Turnpike Toll Revenues

Sources of Revenue:

Other Fund Turnpike Toll Revenues

Legislation creates:

Neither Program nor Fund

Fiscal Note Summary

Effect this measure will have on costs and revenues of state government.

    Due to several internal drafting conflicts and ambiguities and at least one apparent conflict with existing law, it is difficult to estimate the precise fiscal impact this bill could have on the revenues of the Parkways Authority.
    As a reminder, the Parkways Authority must reimburse the Department of Tax and Revenue for the amount of tax revenue lost because of deductions. This bill continues that requirement.
    Passage of this bill could have significant fiscal impact on the Parkways Authority’s revenues.
    (1) The bill increases the maximum deduction from $1,200 to $1,500 per year, a 25% increase.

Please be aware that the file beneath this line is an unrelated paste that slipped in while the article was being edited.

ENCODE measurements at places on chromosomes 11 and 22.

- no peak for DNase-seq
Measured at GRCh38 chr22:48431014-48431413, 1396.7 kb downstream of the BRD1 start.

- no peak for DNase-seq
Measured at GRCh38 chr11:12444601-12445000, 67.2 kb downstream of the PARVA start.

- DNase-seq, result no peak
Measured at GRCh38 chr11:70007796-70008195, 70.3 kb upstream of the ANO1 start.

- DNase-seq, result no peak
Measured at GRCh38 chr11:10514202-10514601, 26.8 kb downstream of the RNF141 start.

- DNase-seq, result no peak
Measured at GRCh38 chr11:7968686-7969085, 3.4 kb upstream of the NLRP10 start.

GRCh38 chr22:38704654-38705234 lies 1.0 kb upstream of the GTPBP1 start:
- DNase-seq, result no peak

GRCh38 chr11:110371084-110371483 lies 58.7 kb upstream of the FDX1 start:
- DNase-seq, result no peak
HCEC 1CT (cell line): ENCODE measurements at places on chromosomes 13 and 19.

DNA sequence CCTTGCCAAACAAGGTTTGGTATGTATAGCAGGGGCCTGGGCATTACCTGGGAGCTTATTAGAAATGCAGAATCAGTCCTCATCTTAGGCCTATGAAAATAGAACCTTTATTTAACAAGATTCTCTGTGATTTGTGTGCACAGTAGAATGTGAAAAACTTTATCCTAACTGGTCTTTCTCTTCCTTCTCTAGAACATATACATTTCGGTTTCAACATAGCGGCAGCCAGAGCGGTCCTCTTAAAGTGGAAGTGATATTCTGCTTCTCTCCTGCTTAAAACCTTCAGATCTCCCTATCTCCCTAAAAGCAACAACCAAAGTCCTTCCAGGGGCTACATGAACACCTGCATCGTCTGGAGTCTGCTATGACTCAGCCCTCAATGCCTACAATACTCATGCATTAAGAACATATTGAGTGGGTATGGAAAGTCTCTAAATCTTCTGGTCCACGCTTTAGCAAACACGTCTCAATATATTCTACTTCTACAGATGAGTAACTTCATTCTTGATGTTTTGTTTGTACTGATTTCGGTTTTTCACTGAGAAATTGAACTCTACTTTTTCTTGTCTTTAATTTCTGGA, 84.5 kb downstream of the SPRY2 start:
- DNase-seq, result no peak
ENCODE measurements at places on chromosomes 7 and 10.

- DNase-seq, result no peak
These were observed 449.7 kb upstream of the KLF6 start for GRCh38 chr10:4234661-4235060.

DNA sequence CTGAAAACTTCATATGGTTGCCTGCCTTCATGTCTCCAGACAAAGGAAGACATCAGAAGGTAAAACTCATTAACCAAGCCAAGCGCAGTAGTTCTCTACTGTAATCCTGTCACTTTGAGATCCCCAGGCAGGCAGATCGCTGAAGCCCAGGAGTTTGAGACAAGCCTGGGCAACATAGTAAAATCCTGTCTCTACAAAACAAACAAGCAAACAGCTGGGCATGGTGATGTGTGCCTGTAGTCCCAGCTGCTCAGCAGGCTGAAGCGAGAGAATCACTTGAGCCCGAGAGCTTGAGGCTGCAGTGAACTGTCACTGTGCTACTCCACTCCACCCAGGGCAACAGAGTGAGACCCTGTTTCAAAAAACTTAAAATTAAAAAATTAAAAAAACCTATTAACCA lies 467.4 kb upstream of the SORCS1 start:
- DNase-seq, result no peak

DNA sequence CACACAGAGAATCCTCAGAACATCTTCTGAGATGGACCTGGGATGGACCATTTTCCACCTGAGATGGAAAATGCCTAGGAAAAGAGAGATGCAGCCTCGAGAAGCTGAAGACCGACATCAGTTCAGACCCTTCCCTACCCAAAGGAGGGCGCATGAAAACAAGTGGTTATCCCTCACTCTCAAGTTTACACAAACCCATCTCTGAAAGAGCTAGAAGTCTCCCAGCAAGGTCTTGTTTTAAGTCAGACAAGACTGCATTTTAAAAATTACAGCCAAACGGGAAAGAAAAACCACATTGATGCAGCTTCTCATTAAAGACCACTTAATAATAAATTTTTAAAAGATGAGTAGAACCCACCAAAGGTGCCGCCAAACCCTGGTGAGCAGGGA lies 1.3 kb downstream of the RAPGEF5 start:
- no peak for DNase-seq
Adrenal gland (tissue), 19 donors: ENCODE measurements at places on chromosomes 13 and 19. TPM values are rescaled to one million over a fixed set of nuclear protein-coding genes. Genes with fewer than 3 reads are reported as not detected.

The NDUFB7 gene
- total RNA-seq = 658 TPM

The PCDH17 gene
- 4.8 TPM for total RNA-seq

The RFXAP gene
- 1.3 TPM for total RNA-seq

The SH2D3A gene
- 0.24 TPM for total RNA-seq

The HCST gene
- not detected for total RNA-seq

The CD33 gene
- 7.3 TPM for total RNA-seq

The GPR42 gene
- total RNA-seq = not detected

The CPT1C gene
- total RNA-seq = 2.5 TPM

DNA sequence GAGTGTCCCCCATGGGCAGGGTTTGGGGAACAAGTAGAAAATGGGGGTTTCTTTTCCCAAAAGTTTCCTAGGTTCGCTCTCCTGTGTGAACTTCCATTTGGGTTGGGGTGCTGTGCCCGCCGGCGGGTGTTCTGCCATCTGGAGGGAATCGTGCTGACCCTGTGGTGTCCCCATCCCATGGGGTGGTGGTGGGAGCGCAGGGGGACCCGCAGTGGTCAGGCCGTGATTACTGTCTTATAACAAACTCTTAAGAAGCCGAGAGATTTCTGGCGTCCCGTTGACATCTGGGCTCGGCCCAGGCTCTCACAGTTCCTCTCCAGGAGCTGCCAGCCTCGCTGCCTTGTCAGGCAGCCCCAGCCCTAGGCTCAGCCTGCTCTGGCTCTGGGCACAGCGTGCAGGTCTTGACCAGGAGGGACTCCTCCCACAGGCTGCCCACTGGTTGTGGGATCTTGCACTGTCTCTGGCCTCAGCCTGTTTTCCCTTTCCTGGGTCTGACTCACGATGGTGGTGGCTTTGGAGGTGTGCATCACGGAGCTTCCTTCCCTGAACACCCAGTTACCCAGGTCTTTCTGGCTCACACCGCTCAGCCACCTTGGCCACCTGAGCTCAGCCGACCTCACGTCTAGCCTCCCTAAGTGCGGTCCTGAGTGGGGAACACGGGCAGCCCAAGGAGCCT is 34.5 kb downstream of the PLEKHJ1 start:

(2) The bill’s mandated discount program and deduction go beyond the existing deduction law that keys primarily off the Parkways Authority Commuter (“PAC”) card commuter discount program. Under this program, it costs $285 a year per PAC card account or vehicle for unlimited travel through all three toll plazas. Current deduction law’s PAC card focus means that the $285/vehicle maximum PAC card commuter discounted cost becomes a per-vehicle cap, practically speaking, under the current tax deduction statute. This bill would permit this deduction to go farther allowing deductions for any 9-county resident paying through a transponder, even if not a PAC card commuter discount holder. The number of PAC card users who might file for a deduction was a finite fairly precise and well understood universe of users. Under this new bill, that would no longer be the case. Where the new bill would go further is it likely would pick up 9-county non-commercial users who don’t use the Turnpike frequently enough to purchase the $285/year unlimited travel PAC cards (for passage through all three toll plazas). This current commuter program provides the frequent noncommercial driver of a Class A vehicle that makes more than 40 trips per year with up to an 85% discount on their tolls. This proposed bill would pick up 9-county users who make a fair number of trips per year, but less than the 40 trips/year under current toll rates.